The number of families who received services from The Caring Place in 2012 was more than 200 more than the preceding year.
The number of homeless served increased by 31 from 188 in 2011 to 219 in 2012.
A total of 162 tons, or 324,000 pounds, of food was given out in 2012 between the two parties.
Most of the food is donated between the Feed America program or purchased at a steep discount at the Food Bank of Chattanooga.
Food Warehouse manager Sheila McElhaney maintains community donations are a significant help.
“The food drives definitely benefit [The Caring Place],” McElhaney said. “They supplement what we purchase. It is a small percentage when you consider what we purchase, but yes, they help tremendously.”
An upcoming food drive for TCP by the Surgery Center of Cleveland is set to begin today through Sept. 18. There will be an open house on the 18th from 3 to 6 p.m. Those interested in attending the open house may tour the facilties, donate food items and be entered for door prizes.
Members of the community are encouraged to participate in the local effort by dropping off food items. Food items often in demand include: cooking oil (in plastic bottles); sugar (5-pound bags or smaller); coffee; canned meats (tuna, chicken, Spam, etc.); peanut butter; boxed dinners like “Complete Meals;” powdered milk; pasta and pasta sauce; rice; and dry beans.
Items may be dropped off during the center’s normal business hours, Monday through Thursday from 7 a.m. to 4 p.m., and Friday from 7 a.m. to noon. A representative from the center explained the food drive is an opportunity for personnel to give back to the community.
Food drives are often put on by different businesses and churches in the community from midfall through Christmas. McElhaney explained the drives usually slow down from late winter through spring and into summer.
The Caring Place provides food for the homeless, individuals and families who qualify. Individuals, either homeless or not, can visit the food warehouse once a month. Families can visit up to twice a month.
McElhaney said the need of those in Bradley County and Cleveland is very real.
“There are people who have done everything in their power and can’t make it work. Maybe they are disabled or elderly. Maybe they are mentally unable to make things work,” McElhaney said. “Then there is another category of people who have lost their job or some major catastrophe has happened.”
Added McElhaney, “A small percentage of people might try to take advantage of us.”
A registration process along with programs like Charity Check make it difficult to try to wrongfully take advantage of the system.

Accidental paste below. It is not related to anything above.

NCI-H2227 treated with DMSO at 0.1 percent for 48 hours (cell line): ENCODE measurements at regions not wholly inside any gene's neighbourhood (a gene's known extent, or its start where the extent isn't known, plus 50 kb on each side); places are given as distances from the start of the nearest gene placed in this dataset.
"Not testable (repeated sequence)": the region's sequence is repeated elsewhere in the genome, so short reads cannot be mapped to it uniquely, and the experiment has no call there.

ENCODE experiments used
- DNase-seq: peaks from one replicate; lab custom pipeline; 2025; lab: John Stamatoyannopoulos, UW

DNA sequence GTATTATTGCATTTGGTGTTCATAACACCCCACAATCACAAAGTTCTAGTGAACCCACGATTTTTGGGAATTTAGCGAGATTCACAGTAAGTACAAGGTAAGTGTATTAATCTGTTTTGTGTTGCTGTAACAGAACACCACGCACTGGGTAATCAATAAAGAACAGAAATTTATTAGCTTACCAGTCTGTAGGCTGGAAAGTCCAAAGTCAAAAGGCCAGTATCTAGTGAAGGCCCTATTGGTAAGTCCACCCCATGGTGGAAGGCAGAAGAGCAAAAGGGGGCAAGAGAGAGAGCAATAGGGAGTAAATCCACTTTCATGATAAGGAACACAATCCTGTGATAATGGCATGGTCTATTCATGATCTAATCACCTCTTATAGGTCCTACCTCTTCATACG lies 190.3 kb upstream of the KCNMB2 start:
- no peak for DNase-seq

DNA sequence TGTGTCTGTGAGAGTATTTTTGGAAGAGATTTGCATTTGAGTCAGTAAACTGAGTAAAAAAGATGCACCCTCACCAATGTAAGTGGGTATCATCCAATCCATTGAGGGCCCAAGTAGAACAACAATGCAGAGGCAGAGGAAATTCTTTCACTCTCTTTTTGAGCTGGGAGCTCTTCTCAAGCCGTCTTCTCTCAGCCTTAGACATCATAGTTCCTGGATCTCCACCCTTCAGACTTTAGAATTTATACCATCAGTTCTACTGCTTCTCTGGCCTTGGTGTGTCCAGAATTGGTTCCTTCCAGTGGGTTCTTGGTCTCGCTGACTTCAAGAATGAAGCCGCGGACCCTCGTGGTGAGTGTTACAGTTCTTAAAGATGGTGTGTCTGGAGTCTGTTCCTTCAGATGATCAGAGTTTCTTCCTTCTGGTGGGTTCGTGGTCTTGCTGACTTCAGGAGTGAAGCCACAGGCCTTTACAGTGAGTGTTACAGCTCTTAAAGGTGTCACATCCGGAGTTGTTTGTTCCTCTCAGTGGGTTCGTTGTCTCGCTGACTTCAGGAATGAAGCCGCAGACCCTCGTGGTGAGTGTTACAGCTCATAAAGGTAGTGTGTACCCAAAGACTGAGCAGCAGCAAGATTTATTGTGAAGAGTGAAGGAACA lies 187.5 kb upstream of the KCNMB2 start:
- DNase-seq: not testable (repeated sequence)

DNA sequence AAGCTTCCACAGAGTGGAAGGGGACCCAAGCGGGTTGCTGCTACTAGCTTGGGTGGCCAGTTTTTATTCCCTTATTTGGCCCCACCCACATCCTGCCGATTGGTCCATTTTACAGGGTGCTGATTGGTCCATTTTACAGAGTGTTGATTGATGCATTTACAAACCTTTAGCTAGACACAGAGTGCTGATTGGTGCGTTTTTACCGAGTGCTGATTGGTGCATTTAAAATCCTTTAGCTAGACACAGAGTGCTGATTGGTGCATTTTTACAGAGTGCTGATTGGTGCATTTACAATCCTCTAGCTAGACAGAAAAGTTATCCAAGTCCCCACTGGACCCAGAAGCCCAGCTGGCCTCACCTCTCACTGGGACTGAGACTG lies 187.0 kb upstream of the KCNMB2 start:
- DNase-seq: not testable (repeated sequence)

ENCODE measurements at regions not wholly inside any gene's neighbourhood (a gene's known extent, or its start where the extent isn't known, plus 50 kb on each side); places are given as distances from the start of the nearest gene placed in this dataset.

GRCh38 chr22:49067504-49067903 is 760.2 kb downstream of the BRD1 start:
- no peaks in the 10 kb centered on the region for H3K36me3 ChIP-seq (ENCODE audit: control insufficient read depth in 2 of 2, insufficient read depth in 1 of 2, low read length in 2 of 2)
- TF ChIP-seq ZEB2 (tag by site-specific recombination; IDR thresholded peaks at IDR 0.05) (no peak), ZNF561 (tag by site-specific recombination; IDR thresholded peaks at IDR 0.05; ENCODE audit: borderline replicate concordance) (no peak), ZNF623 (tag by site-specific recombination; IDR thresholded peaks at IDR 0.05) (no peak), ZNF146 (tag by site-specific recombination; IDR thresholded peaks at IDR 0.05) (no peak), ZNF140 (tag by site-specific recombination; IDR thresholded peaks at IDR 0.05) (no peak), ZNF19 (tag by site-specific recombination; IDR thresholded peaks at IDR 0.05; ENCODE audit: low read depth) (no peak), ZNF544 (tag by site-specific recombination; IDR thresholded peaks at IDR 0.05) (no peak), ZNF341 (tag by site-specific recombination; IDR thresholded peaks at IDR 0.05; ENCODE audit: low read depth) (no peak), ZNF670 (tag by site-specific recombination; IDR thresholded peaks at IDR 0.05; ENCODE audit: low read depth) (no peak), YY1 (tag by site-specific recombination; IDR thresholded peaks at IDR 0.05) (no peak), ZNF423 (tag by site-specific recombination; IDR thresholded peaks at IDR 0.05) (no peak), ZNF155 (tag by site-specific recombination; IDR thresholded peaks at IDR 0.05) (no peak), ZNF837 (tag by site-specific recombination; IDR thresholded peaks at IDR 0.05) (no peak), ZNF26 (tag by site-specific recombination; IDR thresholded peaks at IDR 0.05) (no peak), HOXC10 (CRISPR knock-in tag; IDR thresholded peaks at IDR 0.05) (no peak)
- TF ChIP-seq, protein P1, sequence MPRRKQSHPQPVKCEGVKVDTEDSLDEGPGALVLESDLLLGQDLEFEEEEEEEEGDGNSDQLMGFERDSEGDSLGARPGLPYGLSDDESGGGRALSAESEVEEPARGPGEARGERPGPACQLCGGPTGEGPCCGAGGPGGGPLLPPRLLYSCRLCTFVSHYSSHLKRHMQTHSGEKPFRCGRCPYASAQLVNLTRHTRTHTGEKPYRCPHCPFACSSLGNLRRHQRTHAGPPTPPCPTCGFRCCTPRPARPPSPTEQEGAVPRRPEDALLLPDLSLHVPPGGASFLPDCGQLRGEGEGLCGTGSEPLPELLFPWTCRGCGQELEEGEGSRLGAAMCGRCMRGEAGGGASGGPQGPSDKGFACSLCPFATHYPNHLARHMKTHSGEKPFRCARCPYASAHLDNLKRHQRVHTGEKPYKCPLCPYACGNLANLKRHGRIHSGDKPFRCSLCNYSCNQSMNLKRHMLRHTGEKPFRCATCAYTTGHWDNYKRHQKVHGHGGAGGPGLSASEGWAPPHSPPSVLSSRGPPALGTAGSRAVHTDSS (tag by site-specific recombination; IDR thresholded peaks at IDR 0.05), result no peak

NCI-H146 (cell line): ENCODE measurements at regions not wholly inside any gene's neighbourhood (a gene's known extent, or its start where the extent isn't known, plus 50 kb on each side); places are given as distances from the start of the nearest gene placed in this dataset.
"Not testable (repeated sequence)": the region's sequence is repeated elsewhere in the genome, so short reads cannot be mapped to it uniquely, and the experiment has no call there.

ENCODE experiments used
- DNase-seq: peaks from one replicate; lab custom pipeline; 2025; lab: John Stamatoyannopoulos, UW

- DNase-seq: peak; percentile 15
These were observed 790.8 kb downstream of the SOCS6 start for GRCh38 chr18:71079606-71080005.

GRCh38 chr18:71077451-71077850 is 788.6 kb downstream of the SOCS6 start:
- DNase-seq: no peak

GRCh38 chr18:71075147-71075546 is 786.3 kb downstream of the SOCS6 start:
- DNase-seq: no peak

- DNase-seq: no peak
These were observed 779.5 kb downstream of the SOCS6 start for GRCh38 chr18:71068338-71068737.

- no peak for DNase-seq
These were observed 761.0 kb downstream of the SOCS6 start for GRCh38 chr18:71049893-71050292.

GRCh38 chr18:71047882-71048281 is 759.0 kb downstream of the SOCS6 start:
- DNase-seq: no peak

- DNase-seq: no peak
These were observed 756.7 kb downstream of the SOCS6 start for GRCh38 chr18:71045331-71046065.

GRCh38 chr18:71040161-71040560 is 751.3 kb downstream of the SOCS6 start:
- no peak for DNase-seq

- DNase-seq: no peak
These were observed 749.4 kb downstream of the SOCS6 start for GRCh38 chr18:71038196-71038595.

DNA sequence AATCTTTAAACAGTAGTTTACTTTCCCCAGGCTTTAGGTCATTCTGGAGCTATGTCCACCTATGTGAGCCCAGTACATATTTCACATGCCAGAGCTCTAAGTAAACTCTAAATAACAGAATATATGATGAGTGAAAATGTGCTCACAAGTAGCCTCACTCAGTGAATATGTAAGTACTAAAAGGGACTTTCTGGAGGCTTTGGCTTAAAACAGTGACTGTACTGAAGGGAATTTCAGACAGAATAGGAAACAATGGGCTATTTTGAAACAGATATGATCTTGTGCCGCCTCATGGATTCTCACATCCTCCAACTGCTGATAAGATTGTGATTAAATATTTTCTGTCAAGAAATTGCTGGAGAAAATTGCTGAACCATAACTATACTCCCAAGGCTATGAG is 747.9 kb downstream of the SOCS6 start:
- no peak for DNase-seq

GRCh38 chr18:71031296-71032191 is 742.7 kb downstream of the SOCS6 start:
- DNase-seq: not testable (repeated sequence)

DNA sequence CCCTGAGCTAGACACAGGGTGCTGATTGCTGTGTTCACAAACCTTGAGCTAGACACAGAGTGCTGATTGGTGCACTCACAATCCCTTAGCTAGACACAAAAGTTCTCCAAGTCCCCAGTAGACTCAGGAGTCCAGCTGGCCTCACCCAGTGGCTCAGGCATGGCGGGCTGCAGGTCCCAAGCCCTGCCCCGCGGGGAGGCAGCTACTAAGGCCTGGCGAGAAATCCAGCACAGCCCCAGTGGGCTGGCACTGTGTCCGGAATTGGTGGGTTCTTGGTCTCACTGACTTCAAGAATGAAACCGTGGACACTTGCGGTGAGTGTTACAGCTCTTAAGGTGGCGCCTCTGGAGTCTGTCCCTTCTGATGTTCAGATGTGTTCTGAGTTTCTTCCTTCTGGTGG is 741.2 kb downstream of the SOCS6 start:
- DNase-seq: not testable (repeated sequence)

The average number of visits by a client is four, far less than the 12 allotted for individuals and the 24 for families.
McElhaney explained a majority of clients say they only come when they really need some extra help. Sometimes she wonders how families are making it by, especially when they are only using the TCP services once every couple of months.
One meal is placed in the bags of food given out to families and individuals with their own place of residence. Some of the items found in a recent food bag held the following: cereal, Moon Pies, sugar cookies mix, granola bars, peanut butter, spaghetti and sauce, macaroni and cheese, vegetable soup, a recipe starter, corn, peas and diced tomatoes.
The homeless are given a box of mostly dry items which do not require refrigeration. Some of the items found in the boxes include: beef jerky, cereal, peanut butter, water, instant coffee, crackers and spam. Plastic spoons are included in the boxes. Sometimes the client does not make it out of the warehouse before they rip into their bag or box.
“A lot of the homeless are living on someone’s couch because there are a lot of good people in this town who can’t stand the thought of this person they know sleeping in their car or out in the open,” McElhaney said. “So they will say, ‘You can come here and sleep on my couch. You need to get your own food, but you can use the kitchen.’”
Both parties have the option of receiving items like small candy, bread or meat.
McElhaney stressed TCP is not the answer. The nonprofit’s helping hand is, “only here to supplement what the people already have.” Which in some cases is not much.
Items for the food drive at the Surgery Center of Cleveland can be dropped off the week of Sept. 16 at 137 25th St. N.E. More information on food drives for TCP can be found by calling 472-4414.